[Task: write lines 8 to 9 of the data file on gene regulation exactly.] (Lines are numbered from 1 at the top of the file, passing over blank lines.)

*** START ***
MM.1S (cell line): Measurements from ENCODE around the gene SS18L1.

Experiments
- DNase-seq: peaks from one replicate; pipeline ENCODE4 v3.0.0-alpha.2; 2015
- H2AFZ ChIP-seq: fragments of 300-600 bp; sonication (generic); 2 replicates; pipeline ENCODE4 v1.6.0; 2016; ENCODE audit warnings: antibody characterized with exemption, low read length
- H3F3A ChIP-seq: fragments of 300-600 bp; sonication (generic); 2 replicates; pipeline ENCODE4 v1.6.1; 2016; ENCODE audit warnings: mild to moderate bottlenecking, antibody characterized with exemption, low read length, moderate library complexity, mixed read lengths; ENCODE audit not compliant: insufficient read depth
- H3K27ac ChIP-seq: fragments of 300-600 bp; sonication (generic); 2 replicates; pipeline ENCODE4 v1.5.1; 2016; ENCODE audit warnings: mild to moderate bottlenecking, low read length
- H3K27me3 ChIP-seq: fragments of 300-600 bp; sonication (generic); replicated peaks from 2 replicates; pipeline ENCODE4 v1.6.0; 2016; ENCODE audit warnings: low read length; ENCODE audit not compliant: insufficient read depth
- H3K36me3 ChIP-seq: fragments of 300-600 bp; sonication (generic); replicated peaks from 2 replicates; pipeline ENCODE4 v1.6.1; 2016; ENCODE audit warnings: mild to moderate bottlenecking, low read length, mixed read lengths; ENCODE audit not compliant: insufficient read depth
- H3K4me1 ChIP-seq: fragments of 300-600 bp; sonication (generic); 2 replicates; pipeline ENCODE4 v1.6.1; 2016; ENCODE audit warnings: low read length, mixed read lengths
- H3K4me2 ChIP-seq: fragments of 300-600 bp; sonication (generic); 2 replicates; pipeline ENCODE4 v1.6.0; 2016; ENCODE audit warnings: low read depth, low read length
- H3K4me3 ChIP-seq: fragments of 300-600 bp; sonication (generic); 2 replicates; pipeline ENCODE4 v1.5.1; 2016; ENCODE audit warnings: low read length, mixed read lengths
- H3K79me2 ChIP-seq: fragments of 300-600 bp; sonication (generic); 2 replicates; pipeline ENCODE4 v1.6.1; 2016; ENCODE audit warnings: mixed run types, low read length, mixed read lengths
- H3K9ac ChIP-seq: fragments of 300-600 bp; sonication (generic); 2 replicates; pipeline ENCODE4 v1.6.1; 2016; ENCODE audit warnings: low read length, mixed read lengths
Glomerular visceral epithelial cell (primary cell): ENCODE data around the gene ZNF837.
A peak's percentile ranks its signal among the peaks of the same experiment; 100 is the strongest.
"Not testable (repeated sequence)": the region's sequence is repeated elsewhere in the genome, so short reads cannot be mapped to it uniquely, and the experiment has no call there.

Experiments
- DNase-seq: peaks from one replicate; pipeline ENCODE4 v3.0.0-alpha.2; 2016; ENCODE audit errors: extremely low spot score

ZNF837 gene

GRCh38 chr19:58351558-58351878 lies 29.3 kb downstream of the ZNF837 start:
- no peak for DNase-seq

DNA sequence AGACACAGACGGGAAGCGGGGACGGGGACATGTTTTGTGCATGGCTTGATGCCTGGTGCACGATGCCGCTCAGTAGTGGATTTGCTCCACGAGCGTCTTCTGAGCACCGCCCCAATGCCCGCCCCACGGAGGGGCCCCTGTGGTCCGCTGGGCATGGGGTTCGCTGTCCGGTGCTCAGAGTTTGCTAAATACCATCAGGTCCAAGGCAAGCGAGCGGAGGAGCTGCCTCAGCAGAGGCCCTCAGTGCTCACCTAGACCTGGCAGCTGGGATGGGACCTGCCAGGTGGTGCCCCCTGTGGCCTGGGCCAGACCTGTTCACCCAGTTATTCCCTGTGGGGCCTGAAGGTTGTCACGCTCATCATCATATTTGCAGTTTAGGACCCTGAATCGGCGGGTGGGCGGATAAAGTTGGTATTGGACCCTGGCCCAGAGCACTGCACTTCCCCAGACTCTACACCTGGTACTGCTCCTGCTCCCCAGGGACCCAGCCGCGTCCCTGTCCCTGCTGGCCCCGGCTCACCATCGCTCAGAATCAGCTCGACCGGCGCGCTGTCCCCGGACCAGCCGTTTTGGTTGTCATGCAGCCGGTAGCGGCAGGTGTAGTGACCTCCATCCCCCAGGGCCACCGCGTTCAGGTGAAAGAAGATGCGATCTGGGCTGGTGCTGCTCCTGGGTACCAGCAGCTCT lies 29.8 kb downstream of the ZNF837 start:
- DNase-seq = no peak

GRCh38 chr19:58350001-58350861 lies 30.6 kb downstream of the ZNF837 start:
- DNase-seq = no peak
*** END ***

- H3K36me3 ChIP-seq: fragments of 300-600 bp; sonication (generic); replicated peaks from 2 replicates; pipeline ENCODE4 v1.6.1; 2016; ENCODE audit warnings: mild to moderate bottlenecking, low read length, mixed read lengths; ENCODE audit not compliant: insufficient read depth
- H3K4me1 ChIP-seq: fragments of 300-600 bp; sonication (generic); 2 replicates; pipeline ENCODE4 v1.6.1; 2016; ENCODE audit warnings: low read length, mixed read lengths